St Stephen Walbrook
Another outstanding churches Saint Stephen Walbrook. This church likely held a very special place in Wren’s heart: it with his parish church. One of the most notable features of this church is its dome. In fact it was England’s first dome and most likely served as a prototype for St. Paul’s.
This church is generally regarded as being Wren’s most well-conceived architectural space. When you walk inside, you will see that light floods into the interior from numerous windows and the dome lantern. In addition, although it has a rectangular plan, you’ll notice that the interior communicates a highly centralized organization.
St Mary Aldermary
Another highlight church is Saint Mary Aldermary, which is unique for its Gothic aesthetic. Its tower is a masterpiece and one of Wren’s most formidable designs. Aanyone who knows Wren’s architecture is bound to be a little surprised when they see the interior of Saint Mary Aldermary. Upon entering, you notice the high ceiling which features plaster fan vaulting. Shallow saucer like domes run the length of the nave and fill the entire ceiling with elegant tracery.
These churches represent just a small sample of Wren’s masterpieces and the great thing about these churches is that they are located in a very small area in the center of London and can be easily visited in just a few hours.
The city ravaged by the Great Fire of 1666, Christopher Wren was tasked with rebuilding the city’s cultural nexus, St Paul’s and 51 city churches. We invite travelers to explore Wren’s legacy with our latest travel guide.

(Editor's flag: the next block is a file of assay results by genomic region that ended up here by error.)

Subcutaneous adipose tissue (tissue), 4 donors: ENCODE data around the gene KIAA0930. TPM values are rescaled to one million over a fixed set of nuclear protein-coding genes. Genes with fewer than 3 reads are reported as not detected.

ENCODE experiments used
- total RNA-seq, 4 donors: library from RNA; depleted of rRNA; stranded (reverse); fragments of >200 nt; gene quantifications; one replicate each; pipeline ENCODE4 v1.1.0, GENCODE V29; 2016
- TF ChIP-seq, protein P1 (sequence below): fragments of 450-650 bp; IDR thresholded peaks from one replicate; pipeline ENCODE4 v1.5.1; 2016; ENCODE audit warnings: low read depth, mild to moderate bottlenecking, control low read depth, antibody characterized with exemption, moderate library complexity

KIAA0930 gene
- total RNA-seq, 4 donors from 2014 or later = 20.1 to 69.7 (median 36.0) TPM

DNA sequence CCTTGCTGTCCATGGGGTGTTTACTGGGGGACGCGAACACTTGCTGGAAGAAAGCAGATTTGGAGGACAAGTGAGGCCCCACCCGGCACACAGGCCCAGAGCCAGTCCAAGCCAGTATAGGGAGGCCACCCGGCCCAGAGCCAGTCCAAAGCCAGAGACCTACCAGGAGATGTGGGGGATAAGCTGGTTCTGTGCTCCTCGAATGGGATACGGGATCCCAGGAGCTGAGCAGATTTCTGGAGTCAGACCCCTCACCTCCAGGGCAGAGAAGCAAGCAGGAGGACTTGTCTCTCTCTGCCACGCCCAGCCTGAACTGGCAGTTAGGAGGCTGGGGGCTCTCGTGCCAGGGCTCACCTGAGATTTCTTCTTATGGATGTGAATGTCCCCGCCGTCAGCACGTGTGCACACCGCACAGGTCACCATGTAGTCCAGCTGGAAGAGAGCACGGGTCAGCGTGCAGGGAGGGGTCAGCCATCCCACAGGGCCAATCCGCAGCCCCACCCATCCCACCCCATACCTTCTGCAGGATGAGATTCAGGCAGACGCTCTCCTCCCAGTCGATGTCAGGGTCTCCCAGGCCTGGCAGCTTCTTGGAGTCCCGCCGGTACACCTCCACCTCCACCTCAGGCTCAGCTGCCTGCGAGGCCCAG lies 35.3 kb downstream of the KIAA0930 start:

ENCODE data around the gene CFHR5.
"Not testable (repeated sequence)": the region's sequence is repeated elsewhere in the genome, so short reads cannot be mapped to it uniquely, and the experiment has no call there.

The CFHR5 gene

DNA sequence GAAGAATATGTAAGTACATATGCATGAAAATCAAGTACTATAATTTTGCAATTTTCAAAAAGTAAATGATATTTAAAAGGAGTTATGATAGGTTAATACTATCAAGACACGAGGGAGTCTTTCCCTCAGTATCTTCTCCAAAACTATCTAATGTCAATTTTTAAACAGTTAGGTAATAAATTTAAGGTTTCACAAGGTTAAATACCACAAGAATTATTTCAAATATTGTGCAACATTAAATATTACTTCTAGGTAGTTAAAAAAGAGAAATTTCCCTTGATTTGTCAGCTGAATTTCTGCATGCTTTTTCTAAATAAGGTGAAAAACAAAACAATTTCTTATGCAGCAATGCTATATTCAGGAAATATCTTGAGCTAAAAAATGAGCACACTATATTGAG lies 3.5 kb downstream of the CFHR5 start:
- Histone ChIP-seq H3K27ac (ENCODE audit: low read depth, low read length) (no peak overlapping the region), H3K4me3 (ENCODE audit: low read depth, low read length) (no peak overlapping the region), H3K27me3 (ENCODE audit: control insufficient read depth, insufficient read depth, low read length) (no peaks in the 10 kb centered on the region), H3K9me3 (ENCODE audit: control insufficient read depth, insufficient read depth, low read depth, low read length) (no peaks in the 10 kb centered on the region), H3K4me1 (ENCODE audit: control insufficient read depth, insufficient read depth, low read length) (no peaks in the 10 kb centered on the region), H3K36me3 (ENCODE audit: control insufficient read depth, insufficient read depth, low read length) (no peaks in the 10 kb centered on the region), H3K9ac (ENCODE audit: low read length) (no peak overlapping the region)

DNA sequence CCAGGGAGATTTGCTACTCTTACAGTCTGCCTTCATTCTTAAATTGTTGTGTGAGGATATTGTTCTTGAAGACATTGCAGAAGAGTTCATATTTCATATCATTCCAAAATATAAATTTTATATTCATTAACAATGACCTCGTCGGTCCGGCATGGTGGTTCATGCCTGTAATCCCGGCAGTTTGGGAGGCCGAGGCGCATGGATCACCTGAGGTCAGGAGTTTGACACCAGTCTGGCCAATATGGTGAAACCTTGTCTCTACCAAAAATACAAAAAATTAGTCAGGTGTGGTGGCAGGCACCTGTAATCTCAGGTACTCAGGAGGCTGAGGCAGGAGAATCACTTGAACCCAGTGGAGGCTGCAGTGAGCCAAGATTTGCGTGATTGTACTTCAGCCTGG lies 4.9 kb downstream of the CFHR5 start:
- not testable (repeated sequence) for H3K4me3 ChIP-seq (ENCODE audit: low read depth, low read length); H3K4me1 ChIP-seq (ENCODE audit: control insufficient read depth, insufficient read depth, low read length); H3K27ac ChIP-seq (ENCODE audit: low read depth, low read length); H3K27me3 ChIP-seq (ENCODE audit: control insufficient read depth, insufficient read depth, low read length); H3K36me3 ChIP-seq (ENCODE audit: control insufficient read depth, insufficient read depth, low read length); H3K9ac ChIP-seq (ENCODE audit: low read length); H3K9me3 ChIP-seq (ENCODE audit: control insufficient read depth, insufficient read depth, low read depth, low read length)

In this video, we take a walk through Sri Lanka’s magnificent Dambulla Cave Temple 2 (Cave of the Great King), which is filled with the country’s premier 18th century Kandy style sculptures and paintings.
Explore Sri Lanka’s 12th century Buddhist vatadage (covered stupa temple) in Polonnaruwa. This video of the Polonnaruwa Vatadage is produced in conjunction our guidebook on the subject “Sri Lanka’s Cultural Triangle: Anuradhapura, Sigiriya, Polonnaruwa, and Dambulla.”
Enormous wooden structures resembling a Hindu temple on wheels are designed to carry images of a deity through the streets during major festivals. In the weeks leading up to the festival, a team of professional chariot builders are brought in to build these chariots from scratch. In this episode of Approach Guides’ On Location series, we take you behind the scenes to watch the fascinating process of chariot builders constructing a Hindu wooden chariot in Puri, India (Orissa).
Take a guided tour of Istanbul’s skyline. We highlight the principal monuments in Istanbul’s old city (Fatih) visible from the Galata Tower across the Golden Horn in this video, which is a part of Approach Guides’ On Location video series.
This video was created in conjunction with our two guidebooks in our Istanbul Revealed series: Hagia Sophia and Sinan’s mosques.